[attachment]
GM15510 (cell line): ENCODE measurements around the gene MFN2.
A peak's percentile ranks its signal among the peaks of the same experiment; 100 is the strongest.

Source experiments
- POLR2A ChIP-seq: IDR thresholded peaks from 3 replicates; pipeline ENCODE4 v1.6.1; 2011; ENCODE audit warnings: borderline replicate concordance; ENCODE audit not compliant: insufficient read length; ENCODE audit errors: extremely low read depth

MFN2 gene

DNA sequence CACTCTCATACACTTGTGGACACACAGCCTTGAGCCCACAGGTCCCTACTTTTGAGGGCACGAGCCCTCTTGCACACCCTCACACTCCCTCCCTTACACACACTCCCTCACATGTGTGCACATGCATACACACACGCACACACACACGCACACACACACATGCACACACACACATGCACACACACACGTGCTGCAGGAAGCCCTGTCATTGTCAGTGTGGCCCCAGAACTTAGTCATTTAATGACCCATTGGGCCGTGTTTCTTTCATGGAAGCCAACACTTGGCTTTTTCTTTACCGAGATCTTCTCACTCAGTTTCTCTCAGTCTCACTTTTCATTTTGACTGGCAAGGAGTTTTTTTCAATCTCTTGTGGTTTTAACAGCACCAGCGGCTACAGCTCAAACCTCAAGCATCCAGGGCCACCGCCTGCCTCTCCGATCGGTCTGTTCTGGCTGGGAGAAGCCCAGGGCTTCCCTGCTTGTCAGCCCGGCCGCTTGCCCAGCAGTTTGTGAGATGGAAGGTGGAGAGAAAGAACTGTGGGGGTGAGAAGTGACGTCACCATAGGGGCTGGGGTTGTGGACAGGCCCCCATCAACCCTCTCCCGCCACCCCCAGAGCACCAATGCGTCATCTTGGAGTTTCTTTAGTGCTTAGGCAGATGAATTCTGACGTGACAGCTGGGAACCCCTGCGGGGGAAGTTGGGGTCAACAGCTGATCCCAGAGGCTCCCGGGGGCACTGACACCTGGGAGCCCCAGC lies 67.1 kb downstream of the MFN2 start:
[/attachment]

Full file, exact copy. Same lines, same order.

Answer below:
GM15510 (cell line): ENCODE measurements around the gene MFN2.
A peak's percentile ranks its signal among the peaks of the same experiment; 100 is the strongest.

Source experiments
- POLR2A ChIP-seq: IDR thresholded peaks from 3 replicates; pipeline ENCODE4 v1.6.1; 2011; ENCODE audit warnings: borderline replicate concordance; ENCODE audit not compliant: insufficient read length; ENCODE audit errors: extremely low read depth

MFN2 gene

DNA sequence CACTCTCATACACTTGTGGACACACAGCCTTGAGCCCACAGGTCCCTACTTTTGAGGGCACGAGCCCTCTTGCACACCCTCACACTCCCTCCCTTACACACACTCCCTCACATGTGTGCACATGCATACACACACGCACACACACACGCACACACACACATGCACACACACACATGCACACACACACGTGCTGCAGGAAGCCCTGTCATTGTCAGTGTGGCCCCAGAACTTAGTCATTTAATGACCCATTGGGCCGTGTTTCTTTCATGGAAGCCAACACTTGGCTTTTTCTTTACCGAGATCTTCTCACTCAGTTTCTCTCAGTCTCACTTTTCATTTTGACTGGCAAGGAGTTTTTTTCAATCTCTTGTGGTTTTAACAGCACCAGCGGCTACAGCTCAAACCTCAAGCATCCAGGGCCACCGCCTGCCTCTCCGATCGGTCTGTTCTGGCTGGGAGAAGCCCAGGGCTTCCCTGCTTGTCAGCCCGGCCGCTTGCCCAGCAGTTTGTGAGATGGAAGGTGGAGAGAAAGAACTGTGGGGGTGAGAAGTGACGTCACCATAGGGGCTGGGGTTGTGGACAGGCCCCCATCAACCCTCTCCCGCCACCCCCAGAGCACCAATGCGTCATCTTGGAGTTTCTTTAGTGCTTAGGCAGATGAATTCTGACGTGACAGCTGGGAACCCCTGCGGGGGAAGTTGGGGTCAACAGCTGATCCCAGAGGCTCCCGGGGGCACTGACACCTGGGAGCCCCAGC lies 67.1 kb downstream of the MFN2 start: